Sarah Palin Supports Ohio Bill That Would Ban Abortions For Down Syndrome

WASHINGTON — Sarah Palin urged Ohio lawmakers to pass a state bill that would bar women from getting abortions solely because they do not wish to have a baby with Down syndrome, claiming on Sunday that society has pressured women into such abortions.

“Culture has told these women … you’re not capable of being able to handle and nurture and love and raise a child with special needs,” the 2008 GOP vice presidential nominee said on CNN’s “State of the Union.”

The Ohio legislature is currently considering the bill, which has been endorsed by the National Right to Life Committee. Because a majority of the legislators are anti-abortion and have received support from anti-abortion activists in Ohio, the bill is likely to pass and head to Gov. John Kasich’s desk for his signature. Kasich, a GOP presidential hopeful, has yet to take a position, but he has supported numerous anti-abortion measures in the past.

Palin on Sunday called on Kasich to pledge his support for the bill, citing her own experience raising a child with Down syndrome.

“There is some fear there of the unknown. Certainly, there was fear in my heart about how in the world are we going to be able to handle the challenges up ahead, not necessarily thinking of the beauty that could come from a child being different, being unique,” she said.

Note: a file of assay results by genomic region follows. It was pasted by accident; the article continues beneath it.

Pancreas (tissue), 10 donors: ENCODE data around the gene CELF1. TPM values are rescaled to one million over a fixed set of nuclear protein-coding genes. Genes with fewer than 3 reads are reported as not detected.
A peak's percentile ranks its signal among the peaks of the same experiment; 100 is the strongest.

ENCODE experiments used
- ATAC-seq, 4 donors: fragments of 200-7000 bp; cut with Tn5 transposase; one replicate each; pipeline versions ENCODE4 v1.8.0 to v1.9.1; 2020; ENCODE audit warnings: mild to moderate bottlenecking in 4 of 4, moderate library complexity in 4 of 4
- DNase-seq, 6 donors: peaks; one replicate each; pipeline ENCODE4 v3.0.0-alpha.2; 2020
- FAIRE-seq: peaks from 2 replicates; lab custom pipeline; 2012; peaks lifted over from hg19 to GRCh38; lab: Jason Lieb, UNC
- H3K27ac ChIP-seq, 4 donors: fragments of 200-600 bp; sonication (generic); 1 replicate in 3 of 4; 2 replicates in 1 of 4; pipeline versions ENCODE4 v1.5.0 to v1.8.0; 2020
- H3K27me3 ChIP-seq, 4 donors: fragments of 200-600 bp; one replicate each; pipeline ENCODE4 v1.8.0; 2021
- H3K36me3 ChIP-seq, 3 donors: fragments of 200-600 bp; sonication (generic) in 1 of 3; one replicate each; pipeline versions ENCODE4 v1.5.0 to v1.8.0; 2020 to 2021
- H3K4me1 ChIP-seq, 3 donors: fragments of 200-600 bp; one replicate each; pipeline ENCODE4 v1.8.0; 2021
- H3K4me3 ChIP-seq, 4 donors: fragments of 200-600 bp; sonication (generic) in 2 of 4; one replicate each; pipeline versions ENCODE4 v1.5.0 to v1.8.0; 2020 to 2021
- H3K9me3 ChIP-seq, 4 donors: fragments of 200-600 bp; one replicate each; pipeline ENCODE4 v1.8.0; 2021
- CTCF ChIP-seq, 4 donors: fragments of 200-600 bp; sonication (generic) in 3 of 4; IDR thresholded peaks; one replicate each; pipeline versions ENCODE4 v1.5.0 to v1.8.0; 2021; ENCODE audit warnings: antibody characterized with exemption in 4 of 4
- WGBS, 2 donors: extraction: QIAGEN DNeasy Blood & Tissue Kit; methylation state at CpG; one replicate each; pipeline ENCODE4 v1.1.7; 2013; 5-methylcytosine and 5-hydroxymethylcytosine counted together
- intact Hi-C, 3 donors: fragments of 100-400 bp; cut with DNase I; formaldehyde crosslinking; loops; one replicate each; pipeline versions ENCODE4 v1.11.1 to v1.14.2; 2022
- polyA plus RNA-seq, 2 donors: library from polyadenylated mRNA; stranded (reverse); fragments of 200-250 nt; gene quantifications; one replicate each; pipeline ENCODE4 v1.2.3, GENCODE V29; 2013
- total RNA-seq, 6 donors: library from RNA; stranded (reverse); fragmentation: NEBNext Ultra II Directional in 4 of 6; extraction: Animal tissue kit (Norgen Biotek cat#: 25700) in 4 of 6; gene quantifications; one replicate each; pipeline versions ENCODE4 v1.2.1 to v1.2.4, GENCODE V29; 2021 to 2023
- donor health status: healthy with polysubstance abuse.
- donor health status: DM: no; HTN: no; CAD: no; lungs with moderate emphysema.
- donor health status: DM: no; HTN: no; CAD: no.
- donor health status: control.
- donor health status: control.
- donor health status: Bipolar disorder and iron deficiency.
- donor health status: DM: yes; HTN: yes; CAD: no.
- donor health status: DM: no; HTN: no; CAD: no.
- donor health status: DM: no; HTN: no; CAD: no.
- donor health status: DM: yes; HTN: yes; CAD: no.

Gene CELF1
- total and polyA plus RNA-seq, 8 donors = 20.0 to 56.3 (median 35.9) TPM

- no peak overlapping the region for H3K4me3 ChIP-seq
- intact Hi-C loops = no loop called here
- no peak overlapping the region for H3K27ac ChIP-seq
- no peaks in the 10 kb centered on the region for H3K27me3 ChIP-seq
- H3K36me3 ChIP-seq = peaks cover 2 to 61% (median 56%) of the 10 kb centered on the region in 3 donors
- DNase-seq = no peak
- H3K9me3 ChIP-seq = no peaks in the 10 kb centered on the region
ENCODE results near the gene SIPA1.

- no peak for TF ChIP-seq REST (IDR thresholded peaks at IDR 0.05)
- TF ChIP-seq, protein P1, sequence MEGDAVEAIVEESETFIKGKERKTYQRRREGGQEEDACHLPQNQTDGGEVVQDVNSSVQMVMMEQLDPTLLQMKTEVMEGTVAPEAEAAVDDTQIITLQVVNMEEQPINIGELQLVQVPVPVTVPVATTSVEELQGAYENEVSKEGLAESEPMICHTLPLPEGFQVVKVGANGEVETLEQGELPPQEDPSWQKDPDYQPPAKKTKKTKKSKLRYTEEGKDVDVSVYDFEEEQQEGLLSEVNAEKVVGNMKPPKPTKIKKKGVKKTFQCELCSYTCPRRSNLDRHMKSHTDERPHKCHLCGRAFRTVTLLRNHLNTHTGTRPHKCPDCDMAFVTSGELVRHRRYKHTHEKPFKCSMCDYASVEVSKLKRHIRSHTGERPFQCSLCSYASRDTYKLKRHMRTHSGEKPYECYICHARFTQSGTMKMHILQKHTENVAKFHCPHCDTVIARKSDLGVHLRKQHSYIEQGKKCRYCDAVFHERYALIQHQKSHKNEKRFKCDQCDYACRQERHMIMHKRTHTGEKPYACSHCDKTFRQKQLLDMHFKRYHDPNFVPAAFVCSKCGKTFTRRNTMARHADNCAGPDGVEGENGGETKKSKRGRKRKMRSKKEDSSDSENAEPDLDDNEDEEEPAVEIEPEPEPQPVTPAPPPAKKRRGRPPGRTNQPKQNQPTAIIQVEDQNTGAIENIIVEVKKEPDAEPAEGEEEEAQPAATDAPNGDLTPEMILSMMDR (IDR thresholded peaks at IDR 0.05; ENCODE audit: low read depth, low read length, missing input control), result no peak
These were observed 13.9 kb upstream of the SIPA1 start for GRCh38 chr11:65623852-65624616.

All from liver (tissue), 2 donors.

“They’re amazing, wonderful kids,” she added. “They teach us more than we’re ever going to be able to teach them.”

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Because women can undergo prenatal testing to see if their baby will be afflicted with certain diseases and disorders, between 50 and 85 percent of women who discover that their baby might have Down syndrome have chosen an abortion, according to a review of studies conducted between 1995 and 2011. But that number has declined over the years when compared to earlier studies conducted in the 1990s, the review noted.

While supporters of Ohio’s bill say that it is not about abortion but rather discrimination against babies with Down syndrome, critics say it likely violates the Supreme Court’s Roe v. Wade ruling, which delineates that women can choose to get an abortion at any point until the fetus is viable. The ban would also go against the definition of the right to choose an abortion as a private matter between the patient and her doctor.

The only other state with such a law in the books is North Dakota, which passed legislation in 2013 that goes even further than Ohio’s proposed bill, banning all abortions for any “genetic abnormalities.”